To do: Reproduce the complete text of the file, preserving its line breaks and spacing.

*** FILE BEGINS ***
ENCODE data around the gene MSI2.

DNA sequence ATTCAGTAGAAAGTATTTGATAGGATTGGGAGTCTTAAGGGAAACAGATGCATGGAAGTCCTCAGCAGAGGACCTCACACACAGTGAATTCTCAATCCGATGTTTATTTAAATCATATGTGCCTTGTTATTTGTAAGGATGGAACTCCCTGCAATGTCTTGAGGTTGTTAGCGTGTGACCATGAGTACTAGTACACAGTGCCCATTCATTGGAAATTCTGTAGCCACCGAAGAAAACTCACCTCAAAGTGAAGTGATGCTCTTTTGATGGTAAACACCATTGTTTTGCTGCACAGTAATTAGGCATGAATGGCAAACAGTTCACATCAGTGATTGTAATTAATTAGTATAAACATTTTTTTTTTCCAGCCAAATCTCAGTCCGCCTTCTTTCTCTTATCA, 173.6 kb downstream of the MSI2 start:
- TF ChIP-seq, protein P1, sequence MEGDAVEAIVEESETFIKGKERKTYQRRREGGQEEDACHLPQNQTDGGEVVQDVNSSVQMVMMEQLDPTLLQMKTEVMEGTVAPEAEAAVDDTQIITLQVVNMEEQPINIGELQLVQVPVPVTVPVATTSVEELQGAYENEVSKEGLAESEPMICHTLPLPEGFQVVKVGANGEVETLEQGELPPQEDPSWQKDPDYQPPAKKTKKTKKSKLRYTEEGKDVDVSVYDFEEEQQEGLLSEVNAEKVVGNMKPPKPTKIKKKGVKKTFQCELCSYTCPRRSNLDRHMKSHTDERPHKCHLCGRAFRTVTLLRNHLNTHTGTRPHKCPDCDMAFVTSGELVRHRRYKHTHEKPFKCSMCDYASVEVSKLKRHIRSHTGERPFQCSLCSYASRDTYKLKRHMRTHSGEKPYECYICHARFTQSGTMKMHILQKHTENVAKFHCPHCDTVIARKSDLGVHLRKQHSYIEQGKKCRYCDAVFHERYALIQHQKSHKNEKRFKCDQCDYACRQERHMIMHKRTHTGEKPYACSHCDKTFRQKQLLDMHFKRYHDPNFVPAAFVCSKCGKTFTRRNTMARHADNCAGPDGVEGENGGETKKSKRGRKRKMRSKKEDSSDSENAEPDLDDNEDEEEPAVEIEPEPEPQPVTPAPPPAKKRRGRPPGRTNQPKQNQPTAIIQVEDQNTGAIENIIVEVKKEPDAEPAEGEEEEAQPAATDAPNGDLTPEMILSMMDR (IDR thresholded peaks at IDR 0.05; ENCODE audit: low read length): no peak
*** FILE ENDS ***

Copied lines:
ENCODE data around the gene MSI2.

DNA sequence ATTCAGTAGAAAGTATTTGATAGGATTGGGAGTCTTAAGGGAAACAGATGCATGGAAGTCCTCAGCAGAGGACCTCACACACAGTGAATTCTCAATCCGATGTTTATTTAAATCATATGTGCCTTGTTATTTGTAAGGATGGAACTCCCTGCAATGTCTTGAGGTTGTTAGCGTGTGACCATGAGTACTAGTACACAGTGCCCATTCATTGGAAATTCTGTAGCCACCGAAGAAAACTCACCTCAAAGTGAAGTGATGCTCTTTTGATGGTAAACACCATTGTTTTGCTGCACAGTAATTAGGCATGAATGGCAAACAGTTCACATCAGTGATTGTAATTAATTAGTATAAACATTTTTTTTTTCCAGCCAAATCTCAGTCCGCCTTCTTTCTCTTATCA, 173.6 kb downstream of the MSI2 start:
- TF ChIP-seq, protein P1, sequence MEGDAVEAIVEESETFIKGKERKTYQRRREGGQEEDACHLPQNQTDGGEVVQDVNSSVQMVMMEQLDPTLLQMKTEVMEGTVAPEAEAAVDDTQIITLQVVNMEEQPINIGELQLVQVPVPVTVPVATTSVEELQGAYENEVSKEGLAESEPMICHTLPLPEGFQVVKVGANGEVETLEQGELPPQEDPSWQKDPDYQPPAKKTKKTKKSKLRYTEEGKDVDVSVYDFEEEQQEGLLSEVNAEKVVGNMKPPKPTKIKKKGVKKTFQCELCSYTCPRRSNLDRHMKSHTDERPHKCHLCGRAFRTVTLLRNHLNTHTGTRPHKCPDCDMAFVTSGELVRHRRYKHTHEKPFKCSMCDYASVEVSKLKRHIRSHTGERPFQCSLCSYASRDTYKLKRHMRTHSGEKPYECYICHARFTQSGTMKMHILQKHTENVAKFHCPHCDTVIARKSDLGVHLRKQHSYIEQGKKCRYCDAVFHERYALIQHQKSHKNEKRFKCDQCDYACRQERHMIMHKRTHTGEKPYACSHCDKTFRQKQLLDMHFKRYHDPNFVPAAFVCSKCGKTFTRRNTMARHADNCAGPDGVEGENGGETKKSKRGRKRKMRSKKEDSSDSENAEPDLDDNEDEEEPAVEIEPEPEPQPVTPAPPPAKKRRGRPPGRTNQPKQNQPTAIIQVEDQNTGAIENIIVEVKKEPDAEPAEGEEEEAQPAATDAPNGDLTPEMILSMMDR (IDR thresholded peaks at IDR 0.05; ENCODE audit: low read length): no peak